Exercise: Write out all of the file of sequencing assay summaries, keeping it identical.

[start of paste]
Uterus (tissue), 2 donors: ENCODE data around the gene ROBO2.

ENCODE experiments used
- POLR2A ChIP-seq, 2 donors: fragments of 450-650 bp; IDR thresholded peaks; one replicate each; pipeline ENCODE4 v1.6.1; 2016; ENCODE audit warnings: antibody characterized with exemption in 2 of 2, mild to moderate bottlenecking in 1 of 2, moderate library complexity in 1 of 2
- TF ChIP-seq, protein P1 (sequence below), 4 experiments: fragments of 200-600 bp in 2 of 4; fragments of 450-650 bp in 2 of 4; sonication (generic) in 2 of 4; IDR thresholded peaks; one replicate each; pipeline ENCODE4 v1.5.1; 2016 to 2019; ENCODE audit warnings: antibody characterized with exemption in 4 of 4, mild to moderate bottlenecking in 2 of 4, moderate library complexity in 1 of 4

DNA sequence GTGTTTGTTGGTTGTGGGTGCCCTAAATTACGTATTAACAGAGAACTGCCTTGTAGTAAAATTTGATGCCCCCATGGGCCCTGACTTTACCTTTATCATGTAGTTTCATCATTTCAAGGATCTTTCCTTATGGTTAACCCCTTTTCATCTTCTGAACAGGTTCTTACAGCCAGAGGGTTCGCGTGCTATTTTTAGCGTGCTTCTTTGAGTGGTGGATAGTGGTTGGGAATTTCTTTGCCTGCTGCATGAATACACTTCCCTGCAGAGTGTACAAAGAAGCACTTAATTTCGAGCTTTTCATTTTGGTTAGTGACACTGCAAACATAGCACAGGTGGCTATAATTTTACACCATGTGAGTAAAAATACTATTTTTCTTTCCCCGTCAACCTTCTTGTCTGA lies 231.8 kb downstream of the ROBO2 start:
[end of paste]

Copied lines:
Uterus (tissue), 2 donors: ENCODE data around the gene ROBO2.

ENCODE experiments used
- POLR2A ChIP-seq, 2 donors: fragments of 450-650 bp; IDR thresholded peaks; one replicate each; pipeline ENCODE4 v1.6.1; 2016; ENCODE audit warnings: antibody characterized with exemption in 2 of 2, mild to moderate bottlenecking in 1 of 2, moderate library complexity in 1 of 2
- TF ChIP-seq, protein P1 (sequence below), 4 experiments: fragments of 200-600 bp in 2 of 4; fragments of 450-650 bp in 2 of 4; sonication (generic) in 2 of 4; IDR thresholded peaks; one replicate each; pipeline ENCODE4 v1.5.1; 2016 to 2019; ENCODE audit warnings: antibody characterized with exemption in 4 of 4, mild to moderate bottlenecking in 2 of 4, moderate library complexity in 1 of 4

DNA sequence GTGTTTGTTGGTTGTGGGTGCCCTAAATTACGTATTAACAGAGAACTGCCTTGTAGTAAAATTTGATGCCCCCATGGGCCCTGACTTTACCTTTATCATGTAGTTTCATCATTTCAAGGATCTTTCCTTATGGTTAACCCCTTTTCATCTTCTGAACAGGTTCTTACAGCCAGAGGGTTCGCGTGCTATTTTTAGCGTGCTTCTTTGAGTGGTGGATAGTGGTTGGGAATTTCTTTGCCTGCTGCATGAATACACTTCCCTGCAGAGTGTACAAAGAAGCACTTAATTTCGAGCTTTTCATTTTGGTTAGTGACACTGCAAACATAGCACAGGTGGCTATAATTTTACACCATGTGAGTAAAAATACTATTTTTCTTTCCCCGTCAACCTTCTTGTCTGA lies 231.8 kb downstream of the ROBO2 start: